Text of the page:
Swift architectures


My notes on different swift architectures

MVC:

Model

Models store your data, such as the names of products in a store
This is where the data resides. Things like persistence, model objects, parsers, managers, and networking code live there.

View

Views render data for users, for example a table showing the list of products available
The View layer is the face of your app. It’s classes are often reusable as they don’t contain any domain-specific logic. For example, a UILabel is a view that presents text on the screen, and it’s reusable and extensible.

Controller

Controllers combine the two, by querying the model and converting its data to something views can show
The Controller mediates between the view and the model via the delegation pattern. In an ideal scenario, the controller entity won’t know the concrete view it’s dealing with. Instead, it will communicate with an abstraction via a protocol. A classic example is the way a UITableView communicates with its data source via the UITableViewDataSource protocol. Both data flows (Model,View) go through the Controller, which in turn decide what should happen with the data.

MVC Example:

Controller
class Controller {
	let model: Model
	let view: View
	init() {
		self.model = .init(data: ["a", "b", "c"], onDataChange: onModelChange)
		self.view = .init()
		self.view.tableDelegate = self
		self.view.tableDataSource = model
	}
}
extension Controller {
	func onModelChange() {
		view.update()
	}
	func tableView(tableView: UITableView, didSelectRowAt: IndexPath) {
		print("Tapped: \(didSelectRowAt)")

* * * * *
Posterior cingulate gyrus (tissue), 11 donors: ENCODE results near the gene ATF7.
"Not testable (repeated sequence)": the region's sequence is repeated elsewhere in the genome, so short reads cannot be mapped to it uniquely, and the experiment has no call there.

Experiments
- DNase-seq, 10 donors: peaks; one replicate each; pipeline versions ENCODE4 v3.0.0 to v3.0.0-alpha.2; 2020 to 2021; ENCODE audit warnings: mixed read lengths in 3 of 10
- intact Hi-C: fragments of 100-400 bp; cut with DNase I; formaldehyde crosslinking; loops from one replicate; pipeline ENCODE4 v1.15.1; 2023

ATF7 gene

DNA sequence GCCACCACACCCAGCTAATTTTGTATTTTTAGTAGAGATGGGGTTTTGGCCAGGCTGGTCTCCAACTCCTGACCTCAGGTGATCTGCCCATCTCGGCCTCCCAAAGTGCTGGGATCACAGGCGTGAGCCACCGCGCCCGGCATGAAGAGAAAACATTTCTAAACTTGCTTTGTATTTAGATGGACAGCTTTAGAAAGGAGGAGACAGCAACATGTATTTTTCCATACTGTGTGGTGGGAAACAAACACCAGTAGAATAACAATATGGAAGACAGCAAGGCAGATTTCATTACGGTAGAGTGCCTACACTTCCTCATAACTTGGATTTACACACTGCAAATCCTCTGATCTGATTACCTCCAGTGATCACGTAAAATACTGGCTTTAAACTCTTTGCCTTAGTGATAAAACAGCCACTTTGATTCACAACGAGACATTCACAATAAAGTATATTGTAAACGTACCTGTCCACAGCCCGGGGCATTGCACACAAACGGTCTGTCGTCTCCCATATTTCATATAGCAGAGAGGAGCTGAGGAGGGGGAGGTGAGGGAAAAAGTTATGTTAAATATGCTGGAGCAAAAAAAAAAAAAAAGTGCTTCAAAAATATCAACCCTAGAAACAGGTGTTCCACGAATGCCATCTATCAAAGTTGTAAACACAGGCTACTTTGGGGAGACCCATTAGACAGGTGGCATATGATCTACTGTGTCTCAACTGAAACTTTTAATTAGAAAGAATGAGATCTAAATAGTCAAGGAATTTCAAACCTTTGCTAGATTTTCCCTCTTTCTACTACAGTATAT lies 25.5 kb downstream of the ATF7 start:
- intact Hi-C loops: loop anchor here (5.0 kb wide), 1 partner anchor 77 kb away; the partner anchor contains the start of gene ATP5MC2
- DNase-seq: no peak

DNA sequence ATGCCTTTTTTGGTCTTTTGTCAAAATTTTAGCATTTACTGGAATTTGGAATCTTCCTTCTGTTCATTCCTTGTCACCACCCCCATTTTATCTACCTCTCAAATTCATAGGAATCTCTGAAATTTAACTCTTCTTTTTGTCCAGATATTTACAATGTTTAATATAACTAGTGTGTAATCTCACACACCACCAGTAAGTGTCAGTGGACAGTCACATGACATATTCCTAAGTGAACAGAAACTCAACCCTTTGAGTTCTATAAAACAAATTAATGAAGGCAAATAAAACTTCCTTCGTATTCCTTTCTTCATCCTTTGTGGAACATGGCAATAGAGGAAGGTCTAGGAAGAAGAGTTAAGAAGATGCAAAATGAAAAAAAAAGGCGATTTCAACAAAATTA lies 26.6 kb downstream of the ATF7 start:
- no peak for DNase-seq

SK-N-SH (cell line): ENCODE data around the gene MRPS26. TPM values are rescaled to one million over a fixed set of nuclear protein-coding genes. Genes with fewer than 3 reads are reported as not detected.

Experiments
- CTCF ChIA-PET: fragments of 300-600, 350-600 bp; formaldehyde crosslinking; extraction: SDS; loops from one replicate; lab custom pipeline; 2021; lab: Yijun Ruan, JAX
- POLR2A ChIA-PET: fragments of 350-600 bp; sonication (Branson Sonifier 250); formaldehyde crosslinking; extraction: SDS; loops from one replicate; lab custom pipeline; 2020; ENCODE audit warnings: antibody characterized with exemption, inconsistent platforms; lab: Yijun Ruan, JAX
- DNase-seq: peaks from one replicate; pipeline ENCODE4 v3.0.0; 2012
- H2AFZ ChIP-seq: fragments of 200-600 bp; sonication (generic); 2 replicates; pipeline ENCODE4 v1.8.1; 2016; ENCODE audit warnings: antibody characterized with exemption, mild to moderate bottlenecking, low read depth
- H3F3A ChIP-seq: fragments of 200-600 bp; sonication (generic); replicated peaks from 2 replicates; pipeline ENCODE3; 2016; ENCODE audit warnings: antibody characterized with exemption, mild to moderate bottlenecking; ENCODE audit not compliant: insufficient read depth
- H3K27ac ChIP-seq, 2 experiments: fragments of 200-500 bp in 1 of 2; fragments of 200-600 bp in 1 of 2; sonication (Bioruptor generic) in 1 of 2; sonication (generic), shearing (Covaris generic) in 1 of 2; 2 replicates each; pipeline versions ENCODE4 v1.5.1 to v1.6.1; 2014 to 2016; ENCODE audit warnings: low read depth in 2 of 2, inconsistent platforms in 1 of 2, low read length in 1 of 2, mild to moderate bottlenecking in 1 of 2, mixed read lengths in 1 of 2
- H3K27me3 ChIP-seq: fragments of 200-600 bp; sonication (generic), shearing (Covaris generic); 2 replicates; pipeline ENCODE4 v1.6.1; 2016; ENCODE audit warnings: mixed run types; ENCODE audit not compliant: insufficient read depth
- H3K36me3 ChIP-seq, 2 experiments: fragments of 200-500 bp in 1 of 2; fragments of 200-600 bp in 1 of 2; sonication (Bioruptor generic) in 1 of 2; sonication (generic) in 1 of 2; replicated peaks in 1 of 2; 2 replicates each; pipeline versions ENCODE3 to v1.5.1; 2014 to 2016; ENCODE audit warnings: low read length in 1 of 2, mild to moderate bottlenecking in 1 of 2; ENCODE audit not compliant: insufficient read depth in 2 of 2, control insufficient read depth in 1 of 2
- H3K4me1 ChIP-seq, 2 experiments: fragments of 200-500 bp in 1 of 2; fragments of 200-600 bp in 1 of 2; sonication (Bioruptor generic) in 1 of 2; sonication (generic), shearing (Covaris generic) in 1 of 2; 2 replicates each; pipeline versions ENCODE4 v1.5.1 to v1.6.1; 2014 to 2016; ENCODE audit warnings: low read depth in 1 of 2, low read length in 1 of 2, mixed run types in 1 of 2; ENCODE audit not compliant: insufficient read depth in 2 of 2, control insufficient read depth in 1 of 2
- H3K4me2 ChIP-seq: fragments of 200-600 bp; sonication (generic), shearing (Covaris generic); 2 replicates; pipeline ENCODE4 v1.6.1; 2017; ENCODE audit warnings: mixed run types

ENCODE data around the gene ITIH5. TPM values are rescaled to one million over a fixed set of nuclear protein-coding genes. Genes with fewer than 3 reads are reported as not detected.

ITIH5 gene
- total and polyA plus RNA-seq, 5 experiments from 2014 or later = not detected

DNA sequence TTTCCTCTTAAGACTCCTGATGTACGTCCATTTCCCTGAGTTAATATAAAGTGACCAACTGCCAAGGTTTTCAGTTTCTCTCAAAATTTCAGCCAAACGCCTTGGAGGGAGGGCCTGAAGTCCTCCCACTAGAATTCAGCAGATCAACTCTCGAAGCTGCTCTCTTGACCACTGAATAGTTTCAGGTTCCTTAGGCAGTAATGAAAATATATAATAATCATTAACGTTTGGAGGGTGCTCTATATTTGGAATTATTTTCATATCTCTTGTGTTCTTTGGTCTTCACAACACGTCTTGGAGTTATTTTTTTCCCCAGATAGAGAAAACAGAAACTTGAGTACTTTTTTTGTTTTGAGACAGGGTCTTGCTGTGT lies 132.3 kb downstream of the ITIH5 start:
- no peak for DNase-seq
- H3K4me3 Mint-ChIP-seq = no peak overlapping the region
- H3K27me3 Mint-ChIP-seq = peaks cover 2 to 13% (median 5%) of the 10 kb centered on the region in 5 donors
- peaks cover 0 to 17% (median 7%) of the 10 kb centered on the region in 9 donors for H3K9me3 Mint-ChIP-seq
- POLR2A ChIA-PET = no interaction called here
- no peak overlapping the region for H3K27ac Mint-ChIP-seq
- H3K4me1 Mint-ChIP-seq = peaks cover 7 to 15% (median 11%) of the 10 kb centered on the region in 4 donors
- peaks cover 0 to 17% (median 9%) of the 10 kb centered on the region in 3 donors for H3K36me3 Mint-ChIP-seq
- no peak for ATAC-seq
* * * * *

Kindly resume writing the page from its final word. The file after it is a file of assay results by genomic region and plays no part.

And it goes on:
}
}
view
class View: UITableView {
	init(){
		//register cells
		//set table style
	}
}
extension View {
  func update() {
	  self.reloadTable()
  }
}
Model
class Model {
	var onDataChange: OnDataChange = { print("no callback attached") }
	let data: [String]
	init(data: [String]) {
		self.data = data
	}
}
extension Model: UITableViewDataSource {
  typealias OnDataChange = () -> Void
  func setData(data: [String]){
	  self.data = data
	  onDataChange()
  }
  func tableView(_ tableView: UITableView, numberOfRowsInSection section: Int) -> Int {
	  return data.count
  }
  func tableView(_ tableView: UITableView, cellForRowAt indexPath: IndexPath) -> UITableViewCell {
	  let cell: UITableViewCell = view.dequeueReusableCell(withIdentifier: "id", for: indexPath)
	  cell.text = "\(data[indexPath.row])"
  }
}

Another approach could be to use a delegate instead of the callbacks

protocol ModelDelegate {
	func handleDataChange()
}
class Model {
	weak var delegate: ModelDelegate? // Setting the variable is weak is important, as the delegate may be deallocated before the model
}
extension Model {
	func setData(data: [String]) {
		self.data = data
	  delegate.handleDataChange()
	}
}
extension ViewController: ModelDelegate {
	func handleDataChange() {
		view.update()
	}
}

Gotachas:

  • Models should ideally be simple data containers that don’t contain much (if any) logic.